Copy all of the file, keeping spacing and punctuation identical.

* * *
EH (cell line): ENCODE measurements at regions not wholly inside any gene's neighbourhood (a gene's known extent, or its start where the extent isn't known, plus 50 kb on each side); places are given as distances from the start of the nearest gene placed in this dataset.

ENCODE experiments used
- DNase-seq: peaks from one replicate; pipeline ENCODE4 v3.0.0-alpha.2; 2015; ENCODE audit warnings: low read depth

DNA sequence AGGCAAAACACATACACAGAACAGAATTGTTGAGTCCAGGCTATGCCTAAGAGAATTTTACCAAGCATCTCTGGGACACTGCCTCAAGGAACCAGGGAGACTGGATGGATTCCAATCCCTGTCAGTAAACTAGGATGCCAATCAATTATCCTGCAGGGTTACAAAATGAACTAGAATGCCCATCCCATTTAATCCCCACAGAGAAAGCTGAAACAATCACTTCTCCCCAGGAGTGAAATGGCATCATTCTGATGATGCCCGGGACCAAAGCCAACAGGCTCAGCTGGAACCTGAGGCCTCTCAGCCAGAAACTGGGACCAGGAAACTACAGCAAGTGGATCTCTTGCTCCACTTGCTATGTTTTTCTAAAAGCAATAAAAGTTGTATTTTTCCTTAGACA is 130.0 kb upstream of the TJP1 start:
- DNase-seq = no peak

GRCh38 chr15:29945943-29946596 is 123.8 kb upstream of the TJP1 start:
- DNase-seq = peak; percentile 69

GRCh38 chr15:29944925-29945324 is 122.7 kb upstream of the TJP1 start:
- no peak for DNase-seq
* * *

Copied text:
EH (cell line): ENCODE measurements at regions not wholly inside any gene's neighbourhood (a gene's known extent, or its start where the extent isn't known, plus 50 kb on each side); places are given as distances from the start of the nearest gene placed in this dataset.

ENCODE experiments used
- DNase-seq: peaks from one replicate; pipeline ENCODE4 v3.0.0-alpha.2; 2015; ENCODE audit warnings: low read depth

DNA sequence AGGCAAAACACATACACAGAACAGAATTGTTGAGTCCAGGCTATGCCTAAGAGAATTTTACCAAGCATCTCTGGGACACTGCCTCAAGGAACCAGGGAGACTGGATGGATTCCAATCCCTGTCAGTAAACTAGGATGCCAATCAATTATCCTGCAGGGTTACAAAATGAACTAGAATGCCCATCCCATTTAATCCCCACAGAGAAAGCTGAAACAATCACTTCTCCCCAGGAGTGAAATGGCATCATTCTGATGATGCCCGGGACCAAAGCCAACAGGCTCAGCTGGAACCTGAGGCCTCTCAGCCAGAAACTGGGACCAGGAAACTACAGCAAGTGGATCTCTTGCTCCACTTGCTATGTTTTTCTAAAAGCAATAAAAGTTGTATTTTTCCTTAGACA is 130.0 kb upstream of the TJP1 start:
- DNase-seq = no peak

GRCh38 chr15:29945943-29946596 is 123.8 kb upstream of the TJP1 start:
- DNase-seq = peak; percentile 69

GRCh38 chr15:29944925-29945324 is 122.7 kb upstream of the TJP1 start:
- no peak for DNase-seq